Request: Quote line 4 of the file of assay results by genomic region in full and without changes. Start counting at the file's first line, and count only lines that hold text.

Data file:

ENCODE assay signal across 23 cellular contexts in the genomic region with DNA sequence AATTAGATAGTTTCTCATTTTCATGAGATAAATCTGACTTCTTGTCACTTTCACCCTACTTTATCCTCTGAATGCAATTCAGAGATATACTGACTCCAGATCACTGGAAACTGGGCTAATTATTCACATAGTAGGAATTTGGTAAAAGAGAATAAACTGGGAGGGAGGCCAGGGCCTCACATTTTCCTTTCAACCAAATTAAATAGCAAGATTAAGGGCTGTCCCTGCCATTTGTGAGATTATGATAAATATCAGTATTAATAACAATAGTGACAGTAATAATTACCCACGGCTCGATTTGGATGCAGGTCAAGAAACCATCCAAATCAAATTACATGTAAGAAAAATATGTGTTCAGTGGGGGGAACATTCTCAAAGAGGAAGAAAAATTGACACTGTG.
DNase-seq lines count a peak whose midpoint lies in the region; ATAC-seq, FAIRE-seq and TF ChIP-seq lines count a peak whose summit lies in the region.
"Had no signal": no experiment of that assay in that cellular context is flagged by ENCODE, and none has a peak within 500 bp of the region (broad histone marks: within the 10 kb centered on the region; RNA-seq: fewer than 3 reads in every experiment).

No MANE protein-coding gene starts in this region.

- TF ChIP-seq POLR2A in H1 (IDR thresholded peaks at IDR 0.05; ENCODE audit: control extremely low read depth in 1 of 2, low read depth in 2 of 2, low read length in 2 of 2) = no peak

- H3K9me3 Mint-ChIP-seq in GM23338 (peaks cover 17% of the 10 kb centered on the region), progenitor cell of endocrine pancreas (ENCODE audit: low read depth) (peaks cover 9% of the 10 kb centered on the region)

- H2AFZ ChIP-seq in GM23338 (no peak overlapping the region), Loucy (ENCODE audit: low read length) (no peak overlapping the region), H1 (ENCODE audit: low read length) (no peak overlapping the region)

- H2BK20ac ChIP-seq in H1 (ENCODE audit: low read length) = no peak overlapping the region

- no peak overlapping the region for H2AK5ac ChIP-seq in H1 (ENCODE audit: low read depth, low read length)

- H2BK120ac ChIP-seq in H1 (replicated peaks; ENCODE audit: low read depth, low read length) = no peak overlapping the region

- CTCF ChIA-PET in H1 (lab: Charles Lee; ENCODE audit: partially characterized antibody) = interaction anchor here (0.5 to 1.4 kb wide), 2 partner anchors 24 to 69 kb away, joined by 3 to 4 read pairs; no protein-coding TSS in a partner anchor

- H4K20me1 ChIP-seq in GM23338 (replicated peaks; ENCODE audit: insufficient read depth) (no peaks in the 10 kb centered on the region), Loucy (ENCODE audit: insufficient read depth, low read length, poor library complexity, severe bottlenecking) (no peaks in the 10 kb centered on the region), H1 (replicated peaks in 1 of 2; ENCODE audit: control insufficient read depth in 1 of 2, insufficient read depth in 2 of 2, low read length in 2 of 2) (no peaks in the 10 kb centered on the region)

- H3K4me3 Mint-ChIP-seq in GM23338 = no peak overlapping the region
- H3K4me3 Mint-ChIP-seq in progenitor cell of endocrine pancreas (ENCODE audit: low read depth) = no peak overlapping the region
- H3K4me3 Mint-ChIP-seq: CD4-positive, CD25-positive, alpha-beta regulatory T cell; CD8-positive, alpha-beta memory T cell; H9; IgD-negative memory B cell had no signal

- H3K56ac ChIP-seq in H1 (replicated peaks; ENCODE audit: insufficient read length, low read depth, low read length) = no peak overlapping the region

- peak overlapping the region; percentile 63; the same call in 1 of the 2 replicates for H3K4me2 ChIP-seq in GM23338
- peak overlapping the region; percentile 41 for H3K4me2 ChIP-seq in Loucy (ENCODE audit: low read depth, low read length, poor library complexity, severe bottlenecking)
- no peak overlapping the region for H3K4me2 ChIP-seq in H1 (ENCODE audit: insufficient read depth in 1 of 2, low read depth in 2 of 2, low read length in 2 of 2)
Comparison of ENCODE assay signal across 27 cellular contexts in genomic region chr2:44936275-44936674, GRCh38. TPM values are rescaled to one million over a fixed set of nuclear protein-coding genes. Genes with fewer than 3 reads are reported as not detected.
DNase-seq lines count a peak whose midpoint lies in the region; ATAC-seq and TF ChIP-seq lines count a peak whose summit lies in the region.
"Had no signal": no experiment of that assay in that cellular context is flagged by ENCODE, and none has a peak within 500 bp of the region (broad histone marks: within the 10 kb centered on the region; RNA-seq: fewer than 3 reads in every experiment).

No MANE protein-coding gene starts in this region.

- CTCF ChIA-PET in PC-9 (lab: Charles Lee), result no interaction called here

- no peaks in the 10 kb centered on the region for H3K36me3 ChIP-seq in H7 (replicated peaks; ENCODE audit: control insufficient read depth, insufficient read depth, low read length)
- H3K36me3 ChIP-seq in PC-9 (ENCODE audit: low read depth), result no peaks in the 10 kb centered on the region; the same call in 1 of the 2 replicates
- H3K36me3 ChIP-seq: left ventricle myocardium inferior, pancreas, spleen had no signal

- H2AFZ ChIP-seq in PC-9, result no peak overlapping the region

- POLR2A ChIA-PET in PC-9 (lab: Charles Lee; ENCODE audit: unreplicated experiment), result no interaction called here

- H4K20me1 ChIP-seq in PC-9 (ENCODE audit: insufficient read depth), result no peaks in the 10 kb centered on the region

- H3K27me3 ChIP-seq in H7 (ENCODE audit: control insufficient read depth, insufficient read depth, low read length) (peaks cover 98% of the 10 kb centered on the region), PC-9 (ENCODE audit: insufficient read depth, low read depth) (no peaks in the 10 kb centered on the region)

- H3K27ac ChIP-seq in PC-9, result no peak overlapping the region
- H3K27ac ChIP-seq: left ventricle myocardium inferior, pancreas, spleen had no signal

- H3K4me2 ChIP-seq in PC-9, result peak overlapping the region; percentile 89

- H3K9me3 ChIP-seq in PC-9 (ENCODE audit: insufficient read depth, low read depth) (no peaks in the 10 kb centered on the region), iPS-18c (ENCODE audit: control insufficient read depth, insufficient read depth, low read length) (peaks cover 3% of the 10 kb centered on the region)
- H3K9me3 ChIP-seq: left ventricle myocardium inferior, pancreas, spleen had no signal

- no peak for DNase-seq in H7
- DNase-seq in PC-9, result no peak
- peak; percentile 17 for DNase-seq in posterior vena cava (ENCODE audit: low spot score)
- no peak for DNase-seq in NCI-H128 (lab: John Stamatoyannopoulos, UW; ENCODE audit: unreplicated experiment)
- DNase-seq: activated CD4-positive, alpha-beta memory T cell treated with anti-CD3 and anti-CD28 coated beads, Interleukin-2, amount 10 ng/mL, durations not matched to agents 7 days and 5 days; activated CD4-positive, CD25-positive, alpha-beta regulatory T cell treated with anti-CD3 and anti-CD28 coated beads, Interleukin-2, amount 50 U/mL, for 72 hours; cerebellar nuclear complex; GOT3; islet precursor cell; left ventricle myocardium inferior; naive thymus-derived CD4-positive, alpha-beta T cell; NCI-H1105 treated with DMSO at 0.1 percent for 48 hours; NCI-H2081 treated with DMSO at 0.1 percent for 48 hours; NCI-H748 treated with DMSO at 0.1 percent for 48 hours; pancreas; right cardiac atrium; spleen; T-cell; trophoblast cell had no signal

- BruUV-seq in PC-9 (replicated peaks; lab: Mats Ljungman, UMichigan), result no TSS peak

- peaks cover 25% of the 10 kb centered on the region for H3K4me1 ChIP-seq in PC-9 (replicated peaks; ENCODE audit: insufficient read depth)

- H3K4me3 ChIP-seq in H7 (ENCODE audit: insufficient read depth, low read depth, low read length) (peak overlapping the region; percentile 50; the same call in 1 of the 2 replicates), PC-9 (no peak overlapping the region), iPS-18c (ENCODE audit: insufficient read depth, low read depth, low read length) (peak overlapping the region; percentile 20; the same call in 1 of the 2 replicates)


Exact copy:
No MANE protein-coding gene starts in this region.